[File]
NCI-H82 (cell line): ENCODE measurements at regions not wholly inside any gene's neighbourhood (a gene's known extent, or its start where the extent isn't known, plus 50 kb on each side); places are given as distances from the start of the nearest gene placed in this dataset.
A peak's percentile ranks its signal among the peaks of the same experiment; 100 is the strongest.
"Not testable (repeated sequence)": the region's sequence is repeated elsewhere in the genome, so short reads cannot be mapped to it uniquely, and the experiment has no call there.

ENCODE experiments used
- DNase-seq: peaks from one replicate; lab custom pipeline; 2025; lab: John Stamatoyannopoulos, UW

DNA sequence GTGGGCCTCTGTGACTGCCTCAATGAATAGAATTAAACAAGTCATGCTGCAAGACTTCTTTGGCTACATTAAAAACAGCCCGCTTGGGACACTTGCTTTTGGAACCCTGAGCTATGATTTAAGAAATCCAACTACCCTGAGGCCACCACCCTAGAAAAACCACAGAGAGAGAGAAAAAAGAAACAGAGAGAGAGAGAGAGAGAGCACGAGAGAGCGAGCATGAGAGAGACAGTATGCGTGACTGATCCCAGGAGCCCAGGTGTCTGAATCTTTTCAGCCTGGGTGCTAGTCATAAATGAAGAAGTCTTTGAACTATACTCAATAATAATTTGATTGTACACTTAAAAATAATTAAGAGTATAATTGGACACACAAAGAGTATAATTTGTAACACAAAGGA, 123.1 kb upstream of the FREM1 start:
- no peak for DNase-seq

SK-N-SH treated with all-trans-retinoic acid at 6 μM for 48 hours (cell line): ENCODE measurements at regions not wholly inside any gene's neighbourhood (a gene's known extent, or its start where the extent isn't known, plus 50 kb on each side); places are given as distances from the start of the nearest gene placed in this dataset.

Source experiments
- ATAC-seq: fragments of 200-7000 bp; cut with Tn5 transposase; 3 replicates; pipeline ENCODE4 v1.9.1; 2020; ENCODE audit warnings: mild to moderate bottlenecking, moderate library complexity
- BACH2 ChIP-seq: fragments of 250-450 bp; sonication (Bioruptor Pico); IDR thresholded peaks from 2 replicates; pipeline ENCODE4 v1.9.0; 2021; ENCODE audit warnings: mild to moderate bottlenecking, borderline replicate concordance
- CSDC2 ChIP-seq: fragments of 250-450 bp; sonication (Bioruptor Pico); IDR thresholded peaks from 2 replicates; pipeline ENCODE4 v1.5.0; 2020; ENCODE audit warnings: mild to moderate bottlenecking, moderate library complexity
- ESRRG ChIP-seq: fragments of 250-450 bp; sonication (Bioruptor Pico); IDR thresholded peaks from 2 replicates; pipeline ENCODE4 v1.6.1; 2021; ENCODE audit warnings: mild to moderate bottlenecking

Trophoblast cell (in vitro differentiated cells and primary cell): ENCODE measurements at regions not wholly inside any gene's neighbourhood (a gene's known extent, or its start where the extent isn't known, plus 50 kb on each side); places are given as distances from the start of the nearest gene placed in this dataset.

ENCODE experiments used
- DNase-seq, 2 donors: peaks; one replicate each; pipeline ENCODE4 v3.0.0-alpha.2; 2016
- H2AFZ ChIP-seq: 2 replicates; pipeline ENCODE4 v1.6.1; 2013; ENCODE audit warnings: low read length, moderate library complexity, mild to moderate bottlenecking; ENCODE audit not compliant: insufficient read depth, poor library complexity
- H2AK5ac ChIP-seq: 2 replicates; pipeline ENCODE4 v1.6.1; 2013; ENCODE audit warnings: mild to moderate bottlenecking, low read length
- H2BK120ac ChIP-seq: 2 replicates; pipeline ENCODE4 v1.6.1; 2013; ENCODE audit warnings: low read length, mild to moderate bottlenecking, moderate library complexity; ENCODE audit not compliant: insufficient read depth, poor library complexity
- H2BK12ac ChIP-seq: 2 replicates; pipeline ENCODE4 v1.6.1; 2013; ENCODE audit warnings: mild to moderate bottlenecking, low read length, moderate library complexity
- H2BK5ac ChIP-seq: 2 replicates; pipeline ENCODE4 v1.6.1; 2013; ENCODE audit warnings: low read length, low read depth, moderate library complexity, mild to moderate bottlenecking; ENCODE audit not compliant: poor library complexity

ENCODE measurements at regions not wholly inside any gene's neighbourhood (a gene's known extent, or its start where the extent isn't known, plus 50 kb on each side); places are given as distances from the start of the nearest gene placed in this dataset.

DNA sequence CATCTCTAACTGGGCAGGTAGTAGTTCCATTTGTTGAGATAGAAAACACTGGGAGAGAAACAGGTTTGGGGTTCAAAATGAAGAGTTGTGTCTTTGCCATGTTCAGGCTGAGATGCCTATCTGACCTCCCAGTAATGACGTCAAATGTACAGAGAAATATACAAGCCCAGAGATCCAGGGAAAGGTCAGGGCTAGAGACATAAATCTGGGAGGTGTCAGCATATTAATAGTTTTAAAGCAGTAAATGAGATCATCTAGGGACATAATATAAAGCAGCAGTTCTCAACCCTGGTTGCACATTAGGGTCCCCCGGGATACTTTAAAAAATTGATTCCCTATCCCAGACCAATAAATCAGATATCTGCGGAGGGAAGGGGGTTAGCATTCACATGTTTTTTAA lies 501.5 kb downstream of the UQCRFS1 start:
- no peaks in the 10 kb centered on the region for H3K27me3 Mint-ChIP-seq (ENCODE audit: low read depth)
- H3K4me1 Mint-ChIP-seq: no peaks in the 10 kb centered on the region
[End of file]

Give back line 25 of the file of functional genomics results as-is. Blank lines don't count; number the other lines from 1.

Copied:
- H3K4me1 Mint-ChIP-seq: no peaks in the 10 kb centered on the region